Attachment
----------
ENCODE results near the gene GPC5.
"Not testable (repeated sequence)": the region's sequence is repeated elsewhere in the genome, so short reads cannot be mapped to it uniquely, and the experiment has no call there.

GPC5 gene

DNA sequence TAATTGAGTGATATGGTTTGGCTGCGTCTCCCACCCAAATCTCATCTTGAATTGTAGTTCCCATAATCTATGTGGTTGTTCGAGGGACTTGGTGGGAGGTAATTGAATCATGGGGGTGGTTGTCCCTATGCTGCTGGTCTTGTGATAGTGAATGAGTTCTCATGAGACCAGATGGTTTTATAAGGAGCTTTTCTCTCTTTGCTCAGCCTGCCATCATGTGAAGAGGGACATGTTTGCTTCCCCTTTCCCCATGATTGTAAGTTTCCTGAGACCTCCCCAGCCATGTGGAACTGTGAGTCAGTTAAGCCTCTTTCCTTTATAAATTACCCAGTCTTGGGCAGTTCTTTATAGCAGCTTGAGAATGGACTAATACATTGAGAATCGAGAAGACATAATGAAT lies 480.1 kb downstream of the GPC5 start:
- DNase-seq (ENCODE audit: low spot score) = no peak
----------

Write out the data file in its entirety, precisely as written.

ENCODE results near the gene GPC5.
"Not testable (repeated sequence)": the region's sequence is repeated elsewhere in the genome, so short reads cannot be mapped to it uniquely, and the experiment has no call there.

GPC5 gene

DNA sequence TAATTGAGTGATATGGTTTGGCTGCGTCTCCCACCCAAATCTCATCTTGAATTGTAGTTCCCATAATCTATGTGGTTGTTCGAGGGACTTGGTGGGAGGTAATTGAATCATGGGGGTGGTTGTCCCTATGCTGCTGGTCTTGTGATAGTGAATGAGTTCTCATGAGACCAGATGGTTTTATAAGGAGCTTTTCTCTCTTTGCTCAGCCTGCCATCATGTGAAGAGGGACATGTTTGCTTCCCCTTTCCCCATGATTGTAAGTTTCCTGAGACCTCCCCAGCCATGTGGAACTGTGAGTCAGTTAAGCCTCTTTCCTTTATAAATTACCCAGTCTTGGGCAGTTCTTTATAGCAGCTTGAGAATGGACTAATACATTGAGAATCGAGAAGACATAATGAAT lies 480.1 kb downstream of the GPC5 start:
- DNase-seq (ENCODE audit: low spot score) = no peak